Regeneration is run by an Azure Dynamics vehicle control unit. It talks to the electronic controls that operate Ford's standard anti-lock braking system and roll stability control, explained engineer Jim Mancuso. To ensure safety, any regen is interrupted if ABS or RSC is needed during sudden braking or maneuvering. Azure Dynamics' electronic controls nestle under a shroud beneath the short hood's lid.

All accessories are electrically driven: vacuum pump for the power brakes, coolant pump to control battery temps, cab heater and air conditioning compressor. The demo truck had a bulkhead behind the front seats to limit the space that the heater and A/C need to treat, and of course to keep any loose cargo away from driver and passenger. A/C might consume 10 to 12 percent of a TCe's range, Mancuso said.

Force Drive will operate in ambient temperatures as hot as 120 degrees and as cold as 30 below zero. The battery's non-pressurized cooling system uses a standard antifreeze solution, and includes a fan to blow off heat and a heater to warm the fluid during tough winters, Hyatt said. So it'll work fine in Minn­eapolis-St. Paul in the winter, and it should be fine in Phoenix in the summer.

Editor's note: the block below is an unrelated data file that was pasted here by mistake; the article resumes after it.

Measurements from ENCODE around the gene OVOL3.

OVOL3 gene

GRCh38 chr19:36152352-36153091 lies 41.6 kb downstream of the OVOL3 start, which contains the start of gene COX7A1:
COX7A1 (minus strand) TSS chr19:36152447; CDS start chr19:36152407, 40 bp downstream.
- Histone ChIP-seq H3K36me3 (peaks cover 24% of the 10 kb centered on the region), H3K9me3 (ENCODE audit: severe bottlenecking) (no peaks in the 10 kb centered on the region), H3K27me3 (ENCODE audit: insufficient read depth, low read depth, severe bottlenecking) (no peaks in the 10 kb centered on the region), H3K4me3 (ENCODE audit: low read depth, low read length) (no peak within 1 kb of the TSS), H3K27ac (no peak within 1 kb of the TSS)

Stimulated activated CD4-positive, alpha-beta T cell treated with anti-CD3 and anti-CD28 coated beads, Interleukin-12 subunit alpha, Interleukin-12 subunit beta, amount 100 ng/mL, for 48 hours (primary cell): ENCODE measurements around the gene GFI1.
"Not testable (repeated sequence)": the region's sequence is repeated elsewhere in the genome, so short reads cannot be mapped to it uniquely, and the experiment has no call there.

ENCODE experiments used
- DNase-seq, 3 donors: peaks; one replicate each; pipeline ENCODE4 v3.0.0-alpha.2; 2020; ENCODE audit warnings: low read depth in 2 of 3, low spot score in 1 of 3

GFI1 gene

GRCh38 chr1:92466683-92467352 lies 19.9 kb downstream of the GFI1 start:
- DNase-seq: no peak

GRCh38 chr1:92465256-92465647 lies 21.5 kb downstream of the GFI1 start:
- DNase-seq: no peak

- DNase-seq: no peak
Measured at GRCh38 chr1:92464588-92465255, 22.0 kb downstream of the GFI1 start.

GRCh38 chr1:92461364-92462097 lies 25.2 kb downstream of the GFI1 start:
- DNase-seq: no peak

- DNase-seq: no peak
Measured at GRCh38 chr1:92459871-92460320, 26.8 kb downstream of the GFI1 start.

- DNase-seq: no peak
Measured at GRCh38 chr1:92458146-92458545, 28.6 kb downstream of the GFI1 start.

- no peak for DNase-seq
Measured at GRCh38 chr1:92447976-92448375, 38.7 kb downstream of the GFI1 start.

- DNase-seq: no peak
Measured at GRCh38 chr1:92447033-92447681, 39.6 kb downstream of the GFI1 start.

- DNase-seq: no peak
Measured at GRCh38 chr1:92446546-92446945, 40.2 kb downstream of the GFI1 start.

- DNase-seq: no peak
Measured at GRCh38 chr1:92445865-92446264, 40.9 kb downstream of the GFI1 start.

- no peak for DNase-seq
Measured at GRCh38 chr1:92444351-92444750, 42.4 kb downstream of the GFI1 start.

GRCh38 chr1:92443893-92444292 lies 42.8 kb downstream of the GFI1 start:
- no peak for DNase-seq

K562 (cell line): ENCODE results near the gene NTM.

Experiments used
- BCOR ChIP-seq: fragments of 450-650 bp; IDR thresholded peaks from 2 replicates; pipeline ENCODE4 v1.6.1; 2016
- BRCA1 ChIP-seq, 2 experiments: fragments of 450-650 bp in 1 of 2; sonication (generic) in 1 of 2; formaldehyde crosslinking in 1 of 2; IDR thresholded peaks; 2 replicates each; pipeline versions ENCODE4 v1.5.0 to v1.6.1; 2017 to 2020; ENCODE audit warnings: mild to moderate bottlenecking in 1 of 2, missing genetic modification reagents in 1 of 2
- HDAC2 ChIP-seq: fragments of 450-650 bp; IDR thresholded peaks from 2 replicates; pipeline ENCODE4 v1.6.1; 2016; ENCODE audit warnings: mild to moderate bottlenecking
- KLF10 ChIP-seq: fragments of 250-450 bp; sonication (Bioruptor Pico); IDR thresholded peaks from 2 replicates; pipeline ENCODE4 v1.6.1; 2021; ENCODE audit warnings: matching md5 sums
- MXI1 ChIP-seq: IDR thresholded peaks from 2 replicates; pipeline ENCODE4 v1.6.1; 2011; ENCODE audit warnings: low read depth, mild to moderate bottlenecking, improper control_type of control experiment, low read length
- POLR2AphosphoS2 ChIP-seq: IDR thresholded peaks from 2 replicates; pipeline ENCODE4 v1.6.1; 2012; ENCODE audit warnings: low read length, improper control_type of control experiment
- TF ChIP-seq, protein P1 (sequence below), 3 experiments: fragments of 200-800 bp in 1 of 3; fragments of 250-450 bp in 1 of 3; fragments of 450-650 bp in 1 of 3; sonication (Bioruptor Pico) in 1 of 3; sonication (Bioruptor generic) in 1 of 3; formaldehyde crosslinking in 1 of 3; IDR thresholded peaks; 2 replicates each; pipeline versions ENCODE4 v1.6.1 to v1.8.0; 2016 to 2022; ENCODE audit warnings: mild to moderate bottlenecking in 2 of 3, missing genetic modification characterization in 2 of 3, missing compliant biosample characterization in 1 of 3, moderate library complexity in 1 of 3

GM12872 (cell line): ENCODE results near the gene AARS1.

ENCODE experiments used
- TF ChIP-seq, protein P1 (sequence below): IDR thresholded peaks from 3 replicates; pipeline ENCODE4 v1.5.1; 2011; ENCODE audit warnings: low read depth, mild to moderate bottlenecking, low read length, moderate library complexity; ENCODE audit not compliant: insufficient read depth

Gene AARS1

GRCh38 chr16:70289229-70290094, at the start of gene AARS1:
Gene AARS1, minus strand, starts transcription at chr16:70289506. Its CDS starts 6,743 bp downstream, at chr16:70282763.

On the Road

But neither heat nor cold bothered us on this gorgeous June morning, so the cab heater and A/C stayed off and all the Force Drive's force could be put to the wheels. When I hit the accelerator, there was enough oomph to cause a bit of torque steer, pulling the steering wheel slightly to the right, yet the powertrain was silent. The motor's output is rated as continuous and peak; the numbers are 158 to 235 Newton-meters (117 to 173 pounds-feet) and 58 to 100 kilowatts (79 to 136 horsepower). Power's about the same as a standard Transit Connect's gasoline engine, but the TCe's motor is 45 pounds-feet stronger. And while the gasoline engine has to rev to 4,750 rpm to achieve its peak torque of 128 pounds-feet, motor-made torque is available instantly.

That's why I left the motorists sittin' at that light. Their engines were just revving up while my motor was a-movin' at full output right from the get-go. I should note that with two chunky guys (Hyatt and I) up front and a set of racks and bins in the cargo compartment, the TCe was probably at two-thirds of its rated payload capacity of 1,000 pounds. That's 600 pounds less than stock, due to the heavy battery.